He may be without the four players that led his side to the last-ever SEABL grand final, but Launceston Tornadoes coach Derrick Washington has lost none of the bullish determination that he arrived with this time last year.
Having touched down in Launceston on Sunday, the 29-year-old fronted the media on Tuesday and was only too happy to outline his goal for the season ahead.
“You want to always get all the players under one goal and that’s obviously to win a championship,” he said.
“It’s a process for that - it’s going to be day by day, week by week and month by month - there’s going to be growing pains, but we all know the goal we want to do and we’re going to accomplish it this year.
“It’s going to be a new challenge for me, a new challenge for them, but that’s the beauty of coaching.”
Taking up his first head coaching role with the Tornadoes last season, Washington turned around a 1-4 start to lead Launceston to its equal-best finish since 1995.
With MVP Lauren Nicholson leading the charge the Tornadoes completed a shock qualifying final upset of Bendigo – the Braves’ only loss of the season – but fell to the same opponent by 23 points in the final.
Washington said he had learned plenty from that game and was keen to put his observations into practice.
“I’ve watched that game over 10 times since I’ve been back home just trying to grasp what I did wrong, where I could improve, where I could have put my players in better positions so I’m excited for it - we’ll be back there this year for sure.
“I’m itching to get back on the floor with my players and they’re excited that I’m here too.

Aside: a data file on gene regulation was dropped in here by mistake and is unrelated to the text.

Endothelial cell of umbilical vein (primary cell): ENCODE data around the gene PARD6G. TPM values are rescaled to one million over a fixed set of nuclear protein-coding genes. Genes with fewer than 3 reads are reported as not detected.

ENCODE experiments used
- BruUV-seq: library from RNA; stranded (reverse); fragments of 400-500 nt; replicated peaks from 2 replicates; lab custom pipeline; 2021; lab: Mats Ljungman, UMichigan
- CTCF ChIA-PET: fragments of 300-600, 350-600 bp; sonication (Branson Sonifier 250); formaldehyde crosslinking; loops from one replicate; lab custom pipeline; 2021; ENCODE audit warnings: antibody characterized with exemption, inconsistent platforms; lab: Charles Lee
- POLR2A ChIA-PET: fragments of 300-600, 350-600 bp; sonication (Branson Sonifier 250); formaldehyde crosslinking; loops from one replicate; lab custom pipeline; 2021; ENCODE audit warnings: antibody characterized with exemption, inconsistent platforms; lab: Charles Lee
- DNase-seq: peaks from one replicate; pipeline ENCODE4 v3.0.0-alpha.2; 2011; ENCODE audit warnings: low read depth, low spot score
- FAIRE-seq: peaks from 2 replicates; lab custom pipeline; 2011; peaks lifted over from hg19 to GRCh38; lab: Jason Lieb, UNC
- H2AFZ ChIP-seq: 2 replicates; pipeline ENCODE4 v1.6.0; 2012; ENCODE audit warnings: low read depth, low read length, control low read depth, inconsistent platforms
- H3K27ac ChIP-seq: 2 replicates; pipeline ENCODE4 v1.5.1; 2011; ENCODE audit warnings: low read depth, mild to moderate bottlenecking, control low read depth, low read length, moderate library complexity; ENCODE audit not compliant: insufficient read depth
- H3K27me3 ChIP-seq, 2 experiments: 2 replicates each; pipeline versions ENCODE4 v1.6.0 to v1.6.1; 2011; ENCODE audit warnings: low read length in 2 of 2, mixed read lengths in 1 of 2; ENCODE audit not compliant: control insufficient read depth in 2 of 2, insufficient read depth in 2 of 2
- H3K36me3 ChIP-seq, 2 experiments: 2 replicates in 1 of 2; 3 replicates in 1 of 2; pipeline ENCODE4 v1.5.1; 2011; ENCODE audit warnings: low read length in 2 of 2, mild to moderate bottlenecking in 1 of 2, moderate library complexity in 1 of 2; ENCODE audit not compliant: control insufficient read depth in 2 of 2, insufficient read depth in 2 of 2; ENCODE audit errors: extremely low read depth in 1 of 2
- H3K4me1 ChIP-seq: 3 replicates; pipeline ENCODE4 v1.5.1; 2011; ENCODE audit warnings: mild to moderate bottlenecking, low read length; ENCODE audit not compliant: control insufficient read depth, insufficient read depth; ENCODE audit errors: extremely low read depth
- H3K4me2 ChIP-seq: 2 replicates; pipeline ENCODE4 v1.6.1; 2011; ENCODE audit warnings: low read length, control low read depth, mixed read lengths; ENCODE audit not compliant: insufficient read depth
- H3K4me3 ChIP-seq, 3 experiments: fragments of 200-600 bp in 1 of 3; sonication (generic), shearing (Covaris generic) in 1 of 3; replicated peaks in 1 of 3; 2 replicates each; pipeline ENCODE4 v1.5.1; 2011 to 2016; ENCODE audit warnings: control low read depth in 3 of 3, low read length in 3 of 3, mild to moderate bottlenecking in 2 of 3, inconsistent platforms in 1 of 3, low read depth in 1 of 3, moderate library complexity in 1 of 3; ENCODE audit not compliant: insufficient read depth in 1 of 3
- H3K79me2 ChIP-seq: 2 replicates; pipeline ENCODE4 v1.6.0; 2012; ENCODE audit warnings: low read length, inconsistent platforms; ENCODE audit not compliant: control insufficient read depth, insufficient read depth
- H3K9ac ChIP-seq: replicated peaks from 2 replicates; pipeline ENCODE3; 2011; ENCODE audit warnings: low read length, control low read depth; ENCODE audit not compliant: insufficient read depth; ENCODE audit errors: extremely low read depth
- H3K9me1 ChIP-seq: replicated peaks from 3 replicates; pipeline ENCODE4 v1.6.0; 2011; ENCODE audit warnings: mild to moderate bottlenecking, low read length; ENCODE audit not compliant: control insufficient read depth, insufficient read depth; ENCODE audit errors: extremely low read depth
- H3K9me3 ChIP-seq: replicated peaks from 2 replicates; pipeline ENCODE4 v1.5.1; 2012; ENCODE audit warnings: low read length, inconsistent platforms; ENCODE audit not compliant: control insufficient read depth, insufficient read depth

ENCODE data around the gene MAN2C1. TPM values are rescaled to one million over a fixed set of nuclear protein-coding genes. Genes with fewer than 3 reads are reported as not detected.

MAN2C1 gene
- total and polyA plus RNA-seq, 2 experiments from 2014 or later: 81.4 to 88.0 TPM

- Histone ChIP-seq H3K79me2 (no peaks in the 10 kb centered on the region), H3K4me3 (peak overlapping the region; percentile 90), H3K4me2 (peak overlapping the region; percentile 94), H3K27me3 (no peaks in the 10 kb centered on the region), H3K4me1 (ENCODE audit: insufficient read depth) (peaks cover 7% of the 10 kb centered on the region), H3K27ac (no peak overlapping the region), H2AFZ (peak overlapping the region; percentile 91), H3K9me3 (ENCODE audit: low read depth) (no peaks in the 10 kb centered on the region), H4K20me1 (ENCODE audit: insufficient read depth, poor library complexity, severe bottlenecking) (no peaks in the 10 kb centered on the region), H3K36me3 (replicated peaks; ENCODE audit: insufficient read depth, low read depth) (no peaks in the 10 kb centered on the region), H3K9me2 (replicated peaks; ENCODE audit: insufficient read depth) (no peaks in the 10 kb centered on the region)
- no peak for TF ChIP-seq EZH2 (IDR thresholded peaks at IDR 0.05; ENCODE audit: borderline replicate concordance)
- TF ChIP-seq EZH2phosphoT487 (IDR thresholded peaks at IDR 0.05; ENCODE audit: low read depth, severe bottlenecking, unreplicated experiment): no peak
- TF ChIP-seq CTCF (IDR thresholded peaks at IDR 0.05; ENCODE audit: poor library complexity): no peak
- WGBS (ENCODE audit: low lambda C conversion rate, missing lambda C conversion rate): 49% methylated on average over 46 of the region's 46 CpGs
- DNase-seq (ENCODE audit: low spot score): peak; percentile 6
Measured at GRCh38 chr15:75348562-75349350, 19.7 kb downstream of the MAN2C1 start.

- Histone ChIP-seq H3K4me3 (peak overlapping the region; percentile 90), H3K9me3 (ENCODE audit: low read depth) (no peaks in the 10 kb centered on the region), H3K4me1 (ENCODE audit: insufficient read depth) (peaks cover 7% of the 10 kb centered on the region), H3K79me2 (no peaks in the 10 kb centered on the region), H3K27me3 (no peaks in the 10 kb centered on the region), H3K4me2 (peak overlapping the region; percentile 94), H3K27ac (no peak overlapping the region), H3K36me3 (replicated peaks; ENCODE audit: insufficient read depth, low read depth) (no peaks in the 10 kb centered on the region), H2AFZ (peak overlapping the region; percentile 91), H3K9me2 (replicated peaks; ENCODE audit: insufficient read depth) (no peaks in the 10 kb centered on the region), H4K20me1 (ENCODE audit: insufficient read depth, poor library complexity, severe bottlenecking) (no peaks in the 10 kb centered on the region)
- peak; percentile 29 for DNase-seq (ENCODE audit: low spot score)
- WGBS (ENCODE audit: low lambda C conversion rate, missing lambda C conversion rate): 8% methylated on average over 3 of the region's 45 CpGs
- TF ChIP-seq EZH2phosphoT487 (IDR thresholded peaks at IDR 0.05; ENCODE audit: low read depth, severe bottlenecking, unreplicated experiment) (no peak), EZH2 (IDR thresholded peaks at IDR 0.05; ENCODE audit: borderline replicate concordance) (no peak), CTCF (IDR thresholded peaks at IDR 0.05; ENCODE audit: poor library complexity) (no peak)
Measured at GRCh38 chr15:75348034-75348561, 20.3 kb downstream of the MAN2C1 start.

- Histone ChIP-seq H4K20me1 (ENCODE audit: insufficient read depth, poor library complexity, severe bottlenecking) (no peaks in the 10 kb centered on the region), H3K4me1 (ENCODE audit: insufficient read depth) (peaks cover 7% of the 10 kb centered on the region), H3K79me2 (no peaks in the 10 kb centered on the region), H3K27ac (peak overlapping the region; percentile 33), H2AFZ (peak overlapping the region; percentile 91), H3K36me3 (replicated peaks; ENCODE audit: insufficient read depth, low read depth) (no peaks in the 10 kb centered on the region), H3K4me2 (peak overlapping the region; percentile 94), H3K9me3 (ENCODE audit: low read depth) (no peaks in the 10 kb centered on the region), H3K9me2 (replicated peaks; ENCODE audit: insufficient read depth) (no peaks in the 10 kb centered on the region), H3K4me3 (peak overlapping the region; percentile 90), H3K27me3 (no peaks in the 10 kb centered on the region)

“As soon as I arrived I got a whole bunch of text messages, Instagram messages like ‘coach, we’re excited for you to be back’ so it’s going to be very good.”
The Tornadoes have endured a turbulent off-season following the disbandment of the SEABL and the departures of star quartet Nicholson, Lauren Mansfield, Ally Wilson and Ellie Collins.
The impending arrival of new recruits Stephanie Gardner, Brittany Hodges and Stella Beck has softened the blow, but Washington is aware he will be managing a completely different team when his sides lines up in the Victorian Elite League.
Nevertheless, the achievement of last season did not go uncelebrated in Washington’s home town of Milwaukee, Wisconsin, when the one-time Minnesota State collegiate star guard returned in the off-season.
“My Dad was very proud of me - he’s a hall of fame coach back home, he coached me in high school, he’s in the Wisconsin basketball hall of fame,” Washington said.
“He was very proud of me and my Mum was very proud of me, my family and friends - everybody was, my WNBA coaches, my NBA coaches that know me.
“They’re proud of the accomplishments I did so they know me coming back over here I’m going to bring a good aspect to the team.”